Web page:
Avian flu discovered in local farms

163,000 birds destroyed at two locations in Kingsbury County


The United States Department of Agriculture (USDA) has reported that 12 counties and 21 locations in South Dakota have been confirmed with Highly Pathogenic Avian Influenza (HPAI). The impact is more than 970,000 birds in commercial flocks of turkeys and chickens in South Dakota. The spread of bird flu in Kingsbury County has affected two commercial flocks, one with 124,000 layers and another flock with 39,000 turkeys. The majority of outbreaks in South Dakota have impacted commercial turkey flocks, with two exceptions, one flock was laying hens, and another was a flock of mixed species.

Avian influenza, or bird flu, has been around for a while and is similar to the HPAI. HPAI is usually more concerning and extremely contagious among commercial flocks.

HPAI is very rapid. Once it gets into a flock, it's going to be nearly 100% mortality, probably within 48 hours,” according to Dr. Mendel Miller, DVM, Assistant State Veterinarian for South Dakota.

HPAI rarely affects humans, but if contracted, the symptoms would be fever, cough, sore throat and a runny nose, similar to a normal flu. There are usually less than 1,000 cases per year in the United States. The Center for Disease Control (CDC) has no reported human cases of avian influenza so far this year in the United States, there is one confirmed case of human avian flu reported in the United Kingdom.

Currently, the USDA has identified 118 flocks in the United States. Twelve of those locations reside in 12 South Dakota counties, Kingsbury, Beadle, McPherson, Spink, Clark, Brule, Bon Homme, Charles Mix, Edmunds, Jerauld, Hanson and Hutchinson. The number of birds depopulated in South Dakota is over 970,000 with 163,000 in Kingsbury County alone. Reports indicate that Minnesota and Iowa have affected flocks, too. Now, Iowa is feeling the most impact of these outbreaks. A total of 22.8 millions birds have been depopulated so far across 24 states.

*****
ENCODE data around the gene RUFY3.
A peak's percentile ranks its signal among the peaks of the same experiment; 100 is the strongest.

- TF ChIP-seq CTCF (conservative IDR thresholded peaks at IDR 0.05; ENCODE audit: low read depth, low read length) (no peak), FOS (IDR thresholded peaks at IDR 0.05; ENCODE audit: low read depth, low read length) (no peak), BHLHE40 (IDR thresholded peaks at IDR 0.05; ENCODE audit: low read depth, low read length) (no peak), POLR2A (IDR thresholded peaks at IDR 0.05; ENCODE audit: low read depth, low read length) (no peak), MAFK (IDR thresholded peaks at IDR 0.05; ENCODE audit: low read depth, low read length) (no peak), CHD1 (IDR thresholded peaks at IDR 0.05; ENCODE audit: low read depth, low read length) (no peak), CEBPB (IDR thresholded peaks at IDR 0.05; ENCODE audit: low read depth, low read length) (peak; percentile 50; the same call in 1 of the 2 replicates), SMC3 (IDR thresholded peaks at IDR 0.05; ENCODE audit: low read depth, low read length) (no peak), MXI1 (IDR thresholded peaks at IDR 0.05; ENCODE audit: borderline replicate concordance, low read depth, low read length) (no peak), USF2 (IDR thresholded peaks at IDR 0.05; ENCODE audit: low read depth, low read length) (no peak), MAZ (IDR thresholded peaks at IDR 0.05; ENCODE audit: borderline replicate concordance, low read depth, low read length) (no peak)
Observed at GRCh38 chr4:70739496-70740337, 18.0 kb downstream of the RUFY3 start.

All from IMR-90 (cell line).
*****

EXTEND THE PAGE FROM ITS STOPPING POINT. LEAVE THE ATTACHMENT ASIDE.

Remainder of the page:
The exact vector of spread for the HPAI is still not identified, but it is likely spread from migrating birds, as some of them have been found to be infected, also.

Most facilities that house large commercial flocks implement various biosecurity standards, so the spread from outside the facility to inside would be difficult, unless there was a breach or breakdown in the facility’s biosecurity plan.

According to Miller, if a commercial flock has a higher-than-normal rate of mortality, several samples of the flock would be swabbed and tested. It requires multiple positive results before a flock would be depopulated.

“With avian influenza, if one has it, they'll all have it. It's very contagious,” said Miller.

If a flock has to be depopulated, American Veterinary Medical Association (AVMA) and USDA guidelines would be followed. The same guidelines would be used for disposing of carcasses. The facilities would have to be disinfected and then quarantined for 14 days. Before it was put back in service, several samples would be acquired and tested to verify the pathogen was no longer present.

In 2015, a similar outbreak occurred with HPAI.

“It depends on where you're at,” said Miller. “2015 was very severe in Iowa and Minnesota. They have not had a lot of cases so far. In South Dakota, we've had almost double the cases than we did in 2015 already.”

He also said it would be hard to predict the course of the disease and whether numbers would rise or fall. Right now, we are experiencing an upward trend.


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